Regional industrial park proposed for I-65 corridor
Clif Knight, Hartselle Enquirer
A group of elected officials met in Hartselle Friday evening to discuss a proposal to establish a new industrial park in the I-65 corridor between Priceville and Falkville.
A consensus was reached that such a project would benefit the citizens of Morgan County and the resources of the Morgan County Economic Development Association, East Morgan County Industrial Development Association the North Alabama Industrial Development Association should be used to support the plan.
The meeting was held at Country Hearth Inn and was conducted by Bob Francis, chairman of the Hartselle Development Board. It was attended by Mayor Dwight Tankersley, Decatur Mayor Don Kyle, Falkville Mayor Roy Coley, Priceville Mayor Melvin Duran, Somerville Mayor Ray Long, Commission Chairman John Glasscock and District 2 Commissioner Richard Lyons.
Francis opened the meeting by distributing copies of a bound handout entitled "Morgan County's 21st Century Industrial Park -A Regional Initiative." He then reviewed the 14-page document and challenged the elected officials to step up with the leadership needed to make it happen.
He pointed to the Mallard-Fox Creek Industrial Park in west Decatur as the favorable outcome of an earlier similar venture.
"Now, Mallard-Fox is approaching tenant capacity and the loan which financed it is nearing payoff. If we are to learn from history, the timeline for the park tells us that we should be under way in planning its sequel," he said. "The time has come for blending old and new leadership to bring this about; to build on past experience and to once again call on many of those who helped bring Mallard-Fox to fruition.
"Success in this new venture is dependent on the same county-wide cooperation, vision, focus, energy and objectivity that brought Mallard-Fox to reality," he added.
Francis referred to a recent land use study of the I-65 corridor as an important first step in generating industrial growth.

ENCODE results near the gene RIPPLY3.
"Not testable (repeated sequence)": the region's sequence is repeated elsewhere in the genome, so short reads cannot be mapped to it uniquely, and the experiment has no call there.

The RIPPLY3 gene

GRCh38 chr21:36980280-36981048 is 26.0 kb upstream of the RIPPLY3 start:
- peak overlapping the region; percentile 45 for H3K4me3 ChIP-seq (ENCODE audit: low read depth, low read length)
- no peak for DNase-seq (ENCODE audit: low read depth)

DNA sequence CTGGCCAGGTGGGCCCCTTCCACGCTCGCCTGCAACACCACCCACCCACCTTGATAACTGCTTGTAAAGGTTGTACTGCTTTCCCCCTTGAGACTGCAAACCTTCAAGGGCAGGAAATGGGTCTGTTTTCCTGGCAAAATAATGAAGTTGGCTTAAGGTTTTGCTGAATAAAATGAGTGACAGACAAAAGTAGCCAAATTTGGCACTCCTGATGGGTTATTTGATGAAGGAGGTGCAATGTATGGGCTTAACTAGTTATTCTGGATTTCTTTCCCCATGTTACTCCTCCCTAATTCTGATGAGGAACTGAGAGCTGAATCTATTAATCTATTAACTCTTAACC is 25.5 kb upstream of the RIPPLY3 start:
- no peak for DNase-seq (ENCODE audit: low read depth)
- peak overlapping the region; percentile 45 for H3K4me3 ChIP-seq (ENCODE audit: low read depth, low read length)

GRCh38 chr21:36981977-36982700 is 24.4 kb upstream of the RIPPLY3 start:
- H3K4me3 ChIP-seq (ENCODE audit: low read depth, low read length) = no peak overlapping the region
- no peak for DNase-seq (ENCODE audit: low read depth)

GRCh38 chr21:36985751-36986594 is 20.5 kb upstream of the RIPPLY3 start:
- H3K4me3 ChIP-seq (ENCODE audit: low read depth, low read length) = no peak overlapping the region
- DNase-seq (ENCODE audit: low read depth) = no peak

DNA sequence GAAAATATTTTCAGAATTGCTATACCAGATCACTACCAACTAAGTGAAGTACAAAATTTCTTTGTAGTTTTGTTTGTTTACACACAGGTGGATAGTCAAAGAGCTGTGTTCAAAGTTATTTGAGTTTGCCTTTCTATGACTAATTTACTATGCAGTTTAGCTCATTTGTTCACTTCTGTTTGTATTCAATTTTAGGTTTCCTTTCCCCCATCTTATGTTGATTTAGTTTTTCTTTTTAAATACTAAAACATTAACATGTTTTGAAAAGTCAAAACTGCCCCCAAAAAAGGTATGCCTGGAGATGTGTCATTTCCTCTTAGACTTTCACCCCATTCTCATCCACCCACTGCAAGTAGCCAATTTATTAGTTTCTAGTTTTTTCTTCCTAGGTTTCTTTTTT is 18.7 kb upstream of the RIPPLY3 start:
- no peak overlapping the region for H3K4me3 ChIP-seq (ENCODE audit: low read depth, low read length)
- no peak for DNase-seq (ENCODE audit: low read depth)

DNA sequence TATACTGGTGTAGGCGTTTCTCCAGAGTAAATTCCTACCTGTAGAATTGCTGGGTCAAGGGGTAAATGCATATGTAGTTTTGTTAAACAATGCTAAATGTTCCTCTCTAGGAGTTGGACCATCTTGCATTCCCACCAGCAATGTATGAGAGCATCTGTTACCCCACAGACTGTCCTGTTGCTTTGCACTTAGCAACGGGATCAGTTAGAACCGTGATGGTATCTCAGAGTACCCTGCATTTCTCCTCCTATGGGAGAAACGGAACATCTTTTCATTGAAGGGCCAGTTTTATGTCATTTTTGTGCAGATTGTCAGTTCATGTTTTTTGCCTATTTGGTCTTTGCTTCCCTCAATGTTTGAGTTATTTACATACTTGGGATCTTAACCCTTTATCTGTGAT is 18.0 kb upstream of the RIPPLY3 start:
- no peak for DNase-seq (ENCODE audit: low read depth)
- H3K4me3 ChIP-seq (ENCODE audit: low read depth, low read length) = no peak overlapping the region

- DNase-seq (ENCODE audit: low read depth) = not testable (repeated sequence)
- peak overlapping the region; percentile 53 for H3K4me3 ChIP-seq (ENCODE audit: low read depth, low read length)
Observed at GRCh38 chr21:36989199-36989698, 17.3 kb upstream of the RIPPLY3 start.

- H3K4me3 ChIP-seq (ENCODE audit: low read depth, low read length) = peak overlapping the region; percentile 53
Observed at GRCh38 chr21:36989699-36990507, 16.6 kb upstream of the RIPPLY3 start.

"Now, we need an implementation plan," he pointed out.
He suggested I-65 frontage north and south of the Copeland Corp plant, totaling 937 acres, as a potential site for a new industrial park. He pointed out the area is near the geographical center of the county and is bounded by I-65, CSX Railroad and Highway 31. Also, existing utilities infrastructure can be reasonably extended to serve the area.
"The county is experiencing lots of contacts from industrial prospects but we are losing out because we can't accommodate their wants and needs," he pointed out. "Hartselle recently lost a prospect to Cullman because they had a spec. building of the size they wanted and we didn't. Also, a medical supplies manufacturer from Germany indicated an interest in Hartselle last fall. They wanted four acres for a $78 million plant. Had we been prepared, we would've had a good chance of landing them."
"We have 500 acres of open, undeveloped land on I-65, north of the city hall," said Duran, "and sewer is accessible. Does the park have to be inside the corporate limits of a municipality?"
Kyle pointed out a municipality would have an advantage as far as the ability to provide infrastructure is concerned.
Coley suggested each municipality with interstate frontage should be given the opportunity to make their best case for the location of the proposed industrial park. "We can get back together and decide and all get behind that particular site. Our community would support any project that benefits Morgan County," he pointed out.
Kyle said the niche of industries looking for I-65 locations should be identified first.
"If we can't identify the viable segment to go after, we won't be successful."
Lyons said segmented industrial sites might work better than one location.
"The location could vary depending on what type of industry we are going after," he pointed out. "A mixed niche might work better. Some industrial prospects may only want road access."
"We all want to bring good jobs into the county," said Long.
"It's not about who's getting the credit."
It was agreed the input of professional industrial recruiters, such as Jeremy Nails of MCEDA, is needed before a decision about location of the proposed industrial park is made.
Francis said he would contact Nails and request information pertaining to what types of industries are looking to locate on interstate frontage. The group agreed to meet again when that information is available.